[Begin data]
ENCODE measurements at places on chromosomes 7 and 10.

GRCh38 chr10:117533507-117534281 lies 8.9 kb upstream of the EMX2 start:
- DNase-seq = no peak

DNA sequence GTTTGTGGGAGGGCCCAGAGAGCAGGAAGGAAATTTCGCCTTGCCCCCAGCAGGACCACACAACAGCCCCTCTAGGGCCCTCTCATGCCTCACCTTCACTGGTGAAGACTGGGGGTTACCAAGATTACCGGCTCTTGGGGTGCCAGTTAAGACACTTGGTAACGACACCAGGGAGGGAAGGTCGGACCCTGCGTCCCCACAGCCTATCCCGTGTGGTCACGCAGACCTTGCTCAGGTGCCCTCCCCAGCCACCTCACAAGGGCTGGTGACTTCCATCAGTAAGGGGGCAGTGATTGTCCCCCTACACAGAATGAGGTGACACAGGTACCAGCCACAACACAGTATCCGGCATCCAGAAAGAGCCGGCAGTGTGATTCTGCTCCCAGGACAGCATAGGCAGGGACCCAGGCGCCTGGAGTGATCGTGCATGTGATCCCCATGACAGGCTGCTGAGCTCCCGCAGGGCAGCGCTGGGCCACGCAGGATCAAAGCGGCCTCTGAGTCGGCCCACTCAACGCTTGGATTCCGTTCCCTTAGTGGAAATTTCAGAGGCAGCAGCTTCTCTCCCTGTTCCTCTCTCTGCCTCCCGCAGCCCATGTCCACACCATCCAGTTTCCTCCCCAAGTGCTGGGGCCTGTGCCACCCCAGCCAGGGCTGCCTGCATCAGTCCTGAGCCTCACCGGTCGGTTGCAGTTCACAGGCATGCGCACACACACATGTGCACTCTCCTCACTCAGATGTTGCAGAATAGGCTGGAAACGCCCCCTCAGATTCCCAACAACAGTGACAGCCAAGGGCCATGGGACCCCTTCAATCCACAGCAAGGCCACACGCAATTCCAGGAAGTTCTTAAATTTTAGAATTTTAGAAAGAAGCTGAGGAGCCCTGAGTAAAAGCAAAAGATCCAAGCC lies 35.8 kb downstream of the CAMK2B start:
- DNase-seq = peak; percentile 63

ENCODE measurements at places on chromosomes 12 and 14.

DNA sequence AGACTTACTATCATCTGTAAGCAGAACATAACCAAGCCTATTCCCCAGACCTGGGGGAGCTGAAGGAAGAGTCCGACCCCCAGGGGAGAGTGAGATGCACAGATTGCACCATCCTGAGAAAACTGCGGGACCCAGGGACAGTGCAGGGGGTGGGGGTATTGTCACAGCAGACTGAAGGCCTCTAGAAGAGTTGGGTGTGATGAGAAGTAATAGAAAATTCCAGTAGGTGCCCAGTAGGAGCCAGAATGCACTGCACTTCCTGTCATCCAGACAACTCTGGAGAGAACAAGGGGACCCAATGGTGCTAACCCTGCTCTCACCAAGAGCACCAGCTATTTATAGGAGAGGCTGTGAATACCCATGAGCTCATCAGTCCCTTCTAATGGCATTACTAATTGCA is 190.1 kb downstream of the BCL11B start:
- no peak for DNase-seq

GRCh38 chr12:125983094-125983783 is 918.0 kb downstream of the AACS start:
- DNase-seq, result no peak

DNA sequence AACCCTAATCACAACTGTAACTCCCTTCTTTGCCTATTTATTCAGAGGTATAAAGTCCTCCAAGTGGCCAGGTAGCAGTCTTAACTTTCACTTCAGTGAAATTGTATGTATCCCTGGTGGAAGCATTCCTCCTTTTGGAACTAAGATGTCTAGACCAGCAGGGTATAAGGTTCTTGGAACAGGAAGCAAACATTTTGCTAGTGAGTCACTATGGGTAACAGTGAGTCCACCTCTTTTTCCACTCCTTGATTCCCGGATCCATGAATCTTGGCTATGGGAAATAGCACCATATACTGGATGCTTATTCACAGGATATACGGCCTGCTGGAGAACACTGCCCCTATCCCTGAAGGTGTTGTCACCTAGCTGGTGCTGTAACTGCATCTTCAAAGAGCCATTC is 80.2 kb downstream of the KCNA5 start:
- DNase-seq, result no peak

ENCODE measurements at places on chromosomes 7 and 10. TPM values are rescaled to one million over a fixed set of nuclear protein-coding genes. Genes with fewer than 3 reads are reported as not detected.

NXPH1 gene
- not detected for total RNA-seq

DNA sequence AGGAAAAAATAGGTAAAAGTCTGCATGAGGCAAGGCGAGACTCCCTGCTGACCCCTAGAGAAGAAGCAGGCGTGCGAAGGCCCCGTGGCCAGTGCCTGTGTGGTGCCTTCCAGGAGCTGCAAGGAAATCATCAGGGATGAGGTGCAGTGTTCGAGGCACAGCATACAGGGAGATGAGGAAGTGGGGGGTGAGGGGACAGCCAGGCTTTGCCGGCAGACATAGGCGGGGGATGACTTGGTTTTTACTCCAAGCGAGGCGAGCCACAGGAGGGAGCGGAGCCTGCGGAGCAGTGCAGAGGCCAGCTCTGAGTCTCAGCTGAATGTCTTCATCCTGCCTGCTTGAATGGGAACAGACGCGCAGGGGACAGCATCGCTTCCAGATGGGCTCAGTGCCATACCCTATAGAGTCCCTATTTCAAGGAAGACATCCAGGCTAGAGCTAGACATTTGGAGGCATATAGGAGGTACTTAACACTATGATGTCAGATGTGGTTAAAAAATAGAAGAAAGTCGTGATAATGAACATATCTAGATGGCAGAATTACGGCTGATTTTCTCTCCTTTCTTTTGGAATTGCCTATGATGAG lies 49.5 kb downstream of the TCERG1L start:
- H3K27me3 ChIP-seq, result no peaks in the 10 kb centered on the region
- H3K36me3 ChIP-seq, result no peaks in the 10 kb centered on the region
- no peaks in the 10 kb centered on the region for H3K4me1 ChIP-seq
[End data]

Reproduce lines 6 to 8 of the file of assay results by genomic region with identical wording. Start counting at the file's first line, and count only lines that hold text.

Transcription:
ENCODE measurements at places on chromosomes 12 and 14.

DNA sequence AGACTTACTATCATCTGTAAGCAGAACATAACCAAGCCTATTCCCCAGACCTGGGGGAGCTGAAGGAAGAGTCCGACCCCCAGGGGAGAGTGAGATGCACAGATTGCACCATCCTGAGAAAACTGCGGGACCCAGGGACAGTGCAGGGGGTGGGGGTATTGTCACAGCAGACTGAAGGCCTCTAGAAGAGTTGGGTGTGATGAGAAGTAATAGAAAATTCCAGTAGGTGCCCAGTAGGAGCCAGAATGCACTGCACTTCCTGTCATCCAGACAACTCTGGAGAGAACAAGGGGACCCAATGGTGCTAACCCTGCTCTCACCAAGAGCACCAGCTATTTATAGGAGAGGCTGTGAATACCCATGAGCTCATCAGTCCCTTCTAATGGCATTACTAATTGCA is 190.1 kb downstream of the BCL11B start:
- no peak for DNase-seq